While in Italy, we were able to spend some quality time with Alexis’ Italian family at Ranise, their family’s olive orchard in Liguria, Italy. The 400-year-old olive trees are tended to by members of their extended family and have been passed down through generations. It was amazing to walk through the historical orchard and learn about the process of harvesting olives (and taste the finished product!). We learned that it takes many steps to get an olive from the tree to your table. Follow along as we share what we’ve learned…
Olive trees grow best in a Mediterranean-like climate where the weather is warm and sunny and the air is dry. Olives are grown throughout Europe – in Italy, Spain, Greece and France, and also in California! Olive trees are amazing plants as they can live and bear fruit for hundreds of years.
Olive trees are handled with care. Once ripe, olives are very delicate and can easily be bruised. Because of this, olives are picked by hand which turns out to be a very manual process! At Ranise, we also saw large nets placed on the ground to catch any fallen olives. Unlike other fruits, when olives are first picked, they are hard, bitter and inedible. Different types of olives are picked at different stages of ripeness and can vary in color; they can be green (unripe) to purple or black (ripe). The olives grown at Ranise are Taggiasca olives which are picked from January to March and vary from a yellow to deep violet or red color.
Once picked, they make their way to a curing facility where they are de-stemmed, sorted for color, quality and size. After sorting, they are placed in tanks to be brined! The brining process is what makes olives edible. A brine is a salt-water solution that helps the olive’s natural sugars convert to lactic acid, changing the hard, bitter olive into a delicious fruit! This process can take anywhere from nine to sixteen months, until the olives reach a certain PH level.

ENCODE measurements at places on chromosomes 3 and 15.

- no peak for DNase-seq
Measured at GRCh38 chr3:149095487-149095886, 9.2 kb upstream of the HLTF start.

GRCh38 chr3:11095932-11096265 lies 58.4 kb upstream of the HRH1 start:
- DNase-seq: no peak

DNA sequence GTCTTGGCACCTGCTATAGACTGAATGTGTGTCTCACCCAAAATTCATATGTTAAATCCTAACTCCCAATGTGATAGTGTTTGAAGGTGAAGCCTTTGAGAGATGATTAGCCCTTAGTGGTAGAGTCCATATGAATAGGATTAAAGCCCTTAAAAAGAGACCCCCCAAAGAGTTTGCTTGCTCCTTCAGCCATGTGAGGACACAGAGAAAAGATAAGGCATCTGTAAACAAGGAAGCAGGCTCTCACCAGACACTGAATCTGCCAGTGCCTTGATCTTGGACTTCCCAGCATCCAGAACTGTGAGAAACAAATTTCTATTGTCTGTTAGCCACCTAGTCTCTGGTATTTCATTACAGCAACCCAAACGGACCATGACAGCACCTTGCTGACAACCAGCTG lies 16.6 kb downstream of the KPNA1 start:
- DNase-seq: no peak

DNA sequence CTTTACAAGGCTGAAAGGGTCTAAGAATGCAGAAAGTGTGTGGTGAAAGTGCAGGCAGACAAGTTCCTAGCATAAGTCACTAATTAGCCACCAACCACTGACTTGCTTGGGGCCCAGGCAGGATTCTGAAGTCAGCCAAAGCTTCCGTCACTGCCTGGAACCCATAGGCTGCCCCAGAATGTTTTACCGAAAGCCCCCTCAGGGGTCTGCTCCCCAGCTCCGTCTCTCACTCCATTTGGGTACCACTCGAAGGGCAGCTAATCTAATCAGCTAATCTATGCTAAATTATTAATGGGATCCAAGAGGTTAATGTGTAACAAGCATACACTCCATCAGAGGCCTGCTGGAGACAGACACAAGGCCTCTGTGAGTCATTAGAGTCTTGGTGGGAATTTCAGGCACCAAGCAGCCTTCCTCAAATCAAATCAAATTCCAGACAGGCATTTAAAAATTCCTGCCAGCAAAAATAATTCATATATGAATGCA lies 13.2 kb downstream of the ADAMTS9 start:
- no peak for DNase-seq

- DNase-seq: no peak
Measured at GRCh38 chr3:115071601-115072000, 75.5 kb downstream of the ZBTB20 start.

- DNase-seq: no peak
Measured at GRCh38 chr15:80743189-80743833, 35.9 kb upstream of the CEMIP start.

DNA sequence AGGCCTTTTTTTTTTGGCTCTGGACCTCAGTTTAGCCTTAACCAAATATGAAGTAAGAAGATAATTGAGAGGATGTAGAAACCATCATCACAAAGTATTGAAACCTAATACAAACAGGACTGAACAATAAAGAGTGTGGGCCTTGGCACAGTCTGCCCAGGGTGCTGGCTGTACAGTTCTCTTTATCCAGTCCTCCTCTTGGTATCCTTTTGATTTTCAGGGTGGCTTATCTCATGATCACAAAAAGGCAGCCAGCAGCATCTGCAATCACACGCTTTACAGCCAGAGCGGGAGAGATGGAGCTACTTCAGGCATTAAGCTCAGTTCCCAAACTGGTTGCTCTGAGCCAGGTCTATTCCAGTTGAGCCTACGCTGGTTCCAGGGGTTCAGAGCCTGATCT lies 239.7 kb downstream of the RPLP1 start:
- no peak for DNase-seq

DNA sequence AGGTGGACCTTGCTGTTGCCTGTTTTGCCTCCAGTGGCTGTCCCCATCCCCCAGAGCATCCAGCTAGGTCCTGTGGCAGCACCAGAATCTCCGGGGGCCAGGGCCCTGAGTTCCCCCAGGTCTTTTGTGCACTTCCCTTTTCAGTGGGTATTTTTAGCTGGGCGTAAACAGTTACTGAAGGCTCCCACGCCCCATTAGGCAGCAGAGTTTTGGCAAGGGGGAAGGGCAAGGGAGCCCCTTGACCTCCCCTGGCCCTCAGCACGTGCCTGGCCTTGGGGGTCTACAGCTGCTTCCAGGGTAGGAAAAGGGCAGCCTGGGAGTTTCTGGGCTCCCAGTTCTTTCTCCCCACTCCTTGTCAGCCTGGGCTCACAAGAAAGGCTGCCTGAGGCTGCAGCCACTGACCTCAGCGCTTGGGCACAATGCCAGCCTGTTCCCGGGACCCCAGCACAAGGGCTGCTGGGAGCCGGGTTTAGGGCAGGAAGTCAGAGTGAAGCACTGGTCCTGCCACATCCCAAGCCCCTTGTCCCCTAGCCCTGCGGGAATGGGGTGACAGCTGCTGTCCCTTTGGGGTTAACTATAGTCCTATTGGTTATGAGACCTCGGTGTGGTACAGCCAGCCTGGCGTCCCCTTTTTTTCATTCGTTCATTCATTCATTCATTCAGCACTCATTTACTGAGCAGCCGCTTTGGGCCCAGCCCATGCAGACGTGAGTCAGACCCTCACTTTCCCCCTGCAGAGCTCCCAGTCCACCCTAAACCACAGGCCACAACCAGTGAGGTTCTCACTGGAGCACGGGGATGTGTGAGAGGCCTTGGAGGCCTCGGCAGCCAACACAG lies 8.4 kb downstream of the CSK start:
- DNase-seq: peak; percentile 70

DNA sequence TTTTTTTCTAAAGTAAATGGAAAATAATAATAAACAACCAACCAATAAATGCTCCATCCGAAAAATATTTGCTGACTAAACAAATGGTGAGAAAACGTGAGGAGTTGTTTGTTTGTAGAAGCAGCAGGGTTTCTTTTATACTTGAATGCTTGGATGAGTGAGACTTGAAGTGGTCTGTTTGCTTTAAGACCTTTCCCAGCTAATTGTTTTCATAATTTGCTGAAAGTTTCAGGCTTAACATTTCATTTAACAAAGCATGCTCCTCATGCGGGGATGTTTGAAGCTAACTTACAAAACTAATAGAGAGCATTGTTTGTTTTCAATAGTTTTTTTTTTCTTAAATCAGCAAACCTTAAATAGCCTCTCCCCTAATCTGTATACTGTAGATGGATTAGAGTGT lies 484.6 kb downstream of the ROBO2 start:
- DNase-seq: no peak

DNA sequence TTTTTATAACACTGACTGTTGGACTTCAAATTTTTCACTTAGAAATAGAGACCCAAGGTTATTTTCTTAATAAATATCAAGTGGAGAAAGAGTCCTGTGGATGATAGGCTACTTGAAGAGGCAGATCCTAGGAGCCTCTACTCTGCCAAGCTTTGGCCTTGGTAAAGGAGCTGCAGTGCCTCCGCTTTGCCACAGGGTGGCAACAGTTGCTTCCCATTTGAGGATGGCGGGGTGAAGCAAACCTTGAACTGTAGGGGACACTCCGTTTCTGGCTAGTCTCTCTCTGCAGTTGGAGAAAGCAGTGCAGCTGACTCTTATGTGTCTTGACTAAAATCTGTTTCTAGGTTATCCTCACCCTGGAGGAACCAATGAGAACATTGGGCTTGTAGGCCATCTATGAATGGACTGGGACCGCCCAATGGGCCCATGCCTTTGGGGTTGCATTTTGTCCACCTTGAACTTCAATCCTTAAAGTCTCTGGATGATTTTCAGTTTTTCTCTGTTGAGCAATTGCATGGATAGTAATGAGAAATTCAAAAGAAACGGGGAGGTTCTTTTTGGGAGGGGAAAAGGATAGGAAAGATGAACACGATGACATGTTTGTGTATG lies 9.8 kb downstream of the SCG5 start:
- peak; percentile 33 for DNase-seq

We learned there are 3 different curing methods… First up, salt curing. With this method, fully ripened olives are packed with salt then preserved in olive oil. The sun-drying method requires ripened olives to be spread out to dry in the sunshine until they wrinkle. And lastly, lye-cut; in which green Spanish olives or black american olives are treated with a lye solution to partially de-bitter the olive. Once the olives have finished curing, they are removed from the brine and packed into jars or set right onto the dinner table.
Nothing is better than a freshly cured olive, we can attest to that! While it’s not everyday we can enjoy olives in Italy, we can still sample delicious olives from all over the world thanks to the local super market. Here’s what we found at ours… What will you find at yours?